Prepare to Lead: The Changing Seminary Experience

Soul Care and Spiritual Formation

Biola University’s Talbot School of Theology is known for its cutting edge education, and its spiritual formation component, called the Intentional Character Development program, is a great example. The program, which is essentially group and individual counseling for students, addresses any emotional or spiritual struggles the students may have that could later harm their ministry.

“Historically, most people who went to seminaries came from smaller churches and rural areas,” says Gary McIntosh, a professor of Christian ministry and leadership at Talbot. “They typically came from Christian families, so they typically came out of pretty stable backgrounds. A number of years ago, we began to notice at Talbot that a lot of students were coming from broken homes. They were receiving Christ maybe in their senior year of college and were coming right into seminary.”

Bob Whitesel, former associate professor of Christian ministry and missional leadership at Wesley Seminary at Indiana Wesleyan University, agrees that seminaries across the U.S. are shifting from a total focus on intellectual pursuits to one that balances academics with spiritual formation.

“Most seminaries are set up to develop the intellect more than inner heart spirituality,” Whitesel says. “Developing the intellect can become consuming, so that the personal spirituality gets lost. The research shows that if your seminary is not intentional about fostering spirituality, the students will get so wrapped up in the practice and theory that they will ignore their spirituality. In the old model of the seminary, people came out tending to read their Bible less, to pray less. This is because seminaries in the past tended to be knowledge focused and theory focused.”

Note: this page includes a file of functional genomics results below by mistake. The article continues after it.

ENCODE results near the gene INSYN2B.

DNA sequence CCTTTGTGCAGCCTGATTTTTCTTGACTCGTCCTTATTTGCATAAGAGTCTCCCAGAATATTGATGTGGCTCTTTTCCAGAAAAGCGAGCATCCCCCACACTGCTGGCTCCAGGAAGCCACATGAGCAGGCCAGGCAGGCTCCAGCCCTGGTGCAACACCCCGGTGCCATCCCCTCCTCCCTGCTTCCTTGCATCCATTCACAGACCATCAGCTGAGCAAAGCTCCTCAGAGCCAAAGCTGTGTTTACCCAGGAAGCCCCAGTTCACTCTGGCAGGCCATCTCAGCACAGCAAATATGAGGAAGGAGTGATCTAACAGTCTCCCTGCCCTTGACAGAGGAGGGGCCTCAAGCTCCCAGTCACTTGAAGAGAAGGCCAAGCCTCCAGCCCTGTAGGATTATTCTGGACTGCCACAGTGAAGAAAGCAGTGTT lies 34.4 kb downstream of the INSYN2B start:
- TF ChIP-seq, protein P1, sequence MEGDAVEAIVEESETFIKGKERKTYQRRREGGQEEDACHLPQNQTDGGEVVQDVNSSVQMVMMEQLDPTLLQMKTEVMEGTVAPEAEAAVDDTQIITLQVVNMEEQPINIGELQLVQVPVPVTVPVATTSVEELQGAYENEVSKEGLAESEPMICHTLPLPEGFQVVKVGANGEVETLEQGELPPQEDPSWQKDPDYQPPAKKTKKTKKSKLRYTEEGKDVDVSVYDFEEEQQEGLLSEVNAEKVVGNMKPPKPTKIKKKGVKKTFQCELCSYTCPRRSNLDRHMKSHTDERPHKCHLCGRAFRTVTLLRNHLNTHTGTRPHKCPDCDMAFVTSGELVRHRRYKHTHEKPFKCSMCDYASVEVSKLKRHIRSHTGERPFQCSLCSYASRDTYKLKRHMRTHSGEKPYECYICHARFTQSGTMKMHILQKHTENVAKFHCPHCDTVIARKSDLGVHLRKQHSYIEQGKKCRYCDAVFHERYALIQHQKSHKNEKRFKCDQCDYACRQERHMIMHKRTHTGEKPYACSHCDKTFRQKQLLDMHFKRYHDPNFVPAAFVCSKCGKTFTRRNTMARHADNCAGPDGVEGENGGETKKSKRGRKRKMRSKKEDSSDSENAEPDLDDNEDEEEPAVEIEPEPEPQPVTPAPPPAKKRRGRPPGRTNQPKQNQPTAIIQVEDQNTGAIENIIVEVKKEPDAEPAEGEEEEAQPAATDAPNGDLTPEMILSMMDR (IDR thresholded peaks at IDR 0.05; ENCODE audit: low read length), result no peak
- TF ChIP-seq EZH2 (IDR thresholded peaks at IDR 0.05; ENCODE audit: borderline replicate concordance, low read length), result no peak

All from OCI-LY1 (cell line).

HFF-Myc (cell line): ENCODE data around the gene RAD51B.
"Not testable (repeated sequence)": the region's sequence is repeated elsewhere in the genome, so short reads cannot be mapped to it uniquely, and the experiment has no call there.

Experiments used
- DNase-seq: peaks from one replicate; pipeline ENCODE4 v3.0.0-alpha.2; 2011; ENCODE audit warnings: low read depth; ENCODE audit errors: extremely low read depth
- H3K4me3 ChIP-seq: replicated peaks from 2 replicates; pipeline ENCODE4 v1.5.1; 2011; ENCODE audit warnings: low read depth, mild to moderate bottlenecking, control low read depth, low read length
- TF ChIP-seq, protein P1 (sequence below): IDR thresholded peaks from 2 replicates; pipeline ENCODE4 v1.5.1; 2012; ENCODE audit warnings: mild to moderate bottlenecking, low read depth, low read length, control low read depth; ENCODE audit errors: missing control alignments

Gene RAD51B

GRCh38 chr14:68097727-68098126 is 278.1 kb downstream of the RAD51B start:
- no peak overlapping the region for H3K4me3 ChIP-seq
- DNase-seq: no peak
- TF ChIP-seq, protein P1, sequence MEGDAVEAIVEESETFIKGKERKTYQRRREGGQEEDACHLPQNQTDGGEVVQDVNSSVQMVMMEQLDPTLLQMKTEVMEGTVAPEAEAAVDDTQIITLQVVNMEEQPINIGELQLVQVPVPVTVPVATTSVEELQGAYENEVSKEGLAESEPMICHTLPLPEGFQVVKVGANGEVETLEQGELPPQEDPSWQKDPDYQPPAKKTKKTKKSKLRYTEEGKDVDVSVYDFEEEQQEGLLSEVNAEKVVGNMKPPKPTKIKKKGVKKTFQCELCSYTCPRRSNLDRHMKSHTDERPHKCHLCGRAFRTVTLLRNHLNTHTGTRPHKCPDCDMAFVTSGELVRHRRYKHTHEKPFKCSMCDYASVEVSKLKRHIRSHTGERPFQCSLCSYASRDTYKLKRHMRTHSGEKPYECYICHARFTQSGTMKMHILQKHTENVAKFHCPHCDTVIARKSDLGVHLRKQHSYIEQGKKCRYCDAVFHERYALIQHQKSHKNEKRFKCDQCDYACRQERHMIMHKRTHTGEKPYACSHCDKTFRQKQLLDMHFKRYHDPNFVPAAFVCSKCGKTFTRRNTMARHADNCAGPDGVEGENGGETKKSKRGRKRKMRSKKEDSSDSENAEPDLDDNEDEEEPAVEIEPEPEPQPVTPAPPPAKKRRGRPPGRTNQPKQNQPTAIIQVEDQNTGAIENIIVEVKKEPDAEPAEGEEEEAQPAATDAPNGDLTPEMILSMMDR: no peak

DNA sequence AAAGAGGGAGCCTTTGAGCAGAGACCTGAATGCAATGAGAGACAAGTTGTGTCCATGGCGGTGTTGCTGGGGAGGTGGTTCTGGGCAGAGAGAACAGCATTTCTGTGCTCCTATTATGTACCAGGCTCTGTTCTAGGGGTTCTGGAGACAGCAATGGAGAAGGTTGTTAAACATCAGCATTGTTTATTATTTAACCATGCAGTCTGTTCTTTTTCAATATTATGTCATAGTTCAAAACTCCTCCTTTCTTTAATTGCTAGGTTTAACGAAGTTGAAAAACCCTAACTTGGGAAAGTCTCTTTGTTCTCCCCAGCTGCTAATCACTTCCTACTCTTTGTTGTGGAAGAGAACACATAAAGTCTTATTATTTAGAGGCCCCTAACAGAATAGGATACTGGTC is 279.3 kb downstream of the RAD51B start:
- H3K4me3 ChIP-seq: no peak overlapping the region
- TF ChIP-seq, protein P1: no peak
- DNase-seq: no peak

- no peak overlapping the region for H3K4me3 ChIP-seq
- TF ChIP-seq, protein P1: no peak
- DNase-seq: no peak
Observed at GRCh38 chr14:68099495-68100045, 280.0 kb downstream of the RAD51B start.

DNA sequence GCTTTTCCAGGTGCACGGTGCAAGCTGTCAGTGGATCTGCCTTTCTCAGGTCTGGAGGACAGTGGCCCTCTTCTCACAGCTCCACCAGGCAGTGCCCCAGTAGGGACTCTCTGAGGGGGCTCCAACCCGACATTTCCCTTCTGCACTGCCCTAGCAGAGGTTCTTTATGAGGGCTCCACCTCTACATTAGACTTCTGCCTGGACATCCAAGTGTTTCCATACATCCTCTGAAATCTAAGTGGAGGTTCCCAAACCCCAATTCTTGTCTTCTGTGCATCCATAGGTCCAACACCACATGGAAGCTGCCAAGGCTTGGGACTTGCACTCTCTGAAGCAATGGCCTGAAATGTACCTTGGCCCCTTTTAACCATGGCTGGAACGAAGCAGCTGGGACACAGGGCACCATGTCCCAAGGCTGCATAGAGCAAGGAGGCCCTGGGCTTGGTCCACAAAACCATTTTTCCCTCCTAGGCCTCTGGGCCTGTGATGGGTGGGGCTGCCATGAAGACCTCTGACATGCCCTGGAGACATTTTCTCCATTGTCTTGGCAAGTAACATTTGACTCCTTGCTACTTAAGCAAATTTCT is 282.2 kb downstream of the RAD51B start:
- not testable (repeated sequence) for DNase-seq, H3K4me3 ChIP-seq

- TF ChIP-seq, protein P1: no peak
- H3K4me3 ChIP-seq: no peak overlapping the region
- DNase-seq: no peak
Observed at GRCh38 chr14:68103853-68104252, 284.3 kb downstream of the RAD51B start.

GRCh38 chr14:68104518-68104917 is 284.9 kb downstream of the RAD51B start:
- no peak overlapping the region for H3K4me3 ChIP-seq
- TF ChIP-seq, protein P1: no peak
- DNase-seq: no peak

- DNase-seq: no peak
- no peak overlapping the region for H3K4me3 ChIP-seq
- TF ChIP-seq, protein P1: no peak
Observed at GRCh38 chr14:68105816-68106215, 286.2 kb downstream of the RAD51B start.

“A seminary has to include a strong foundation of creativity and innovation so it can stay connected to the people it serves.” —Bob Whitesel, Wesley Seminary at Indiana Wesleyan University

At Wesley Seminary, every student pursuing an MDiv degree takes a spiritual discipleship course, which pairs them with a professor and small group of fellow students through their entire degree program.

“They open up, encourage and hold each other accountable and are discipled in that environment,” Whitesel says. “They share spiritual growth.”

Back at Northern, McKnight relates similar new programs.

“This is a major new development in seminaries, and we are totally on board with this,” he says of a soul-care emphasis.

At Northern, spiritual formation is written into the syllabus of every class. It’s not uncommon to begin class meetings with prayer, or for students to keep a devotional book or journal, exploring an assignment’s personal significance to the student’s life.


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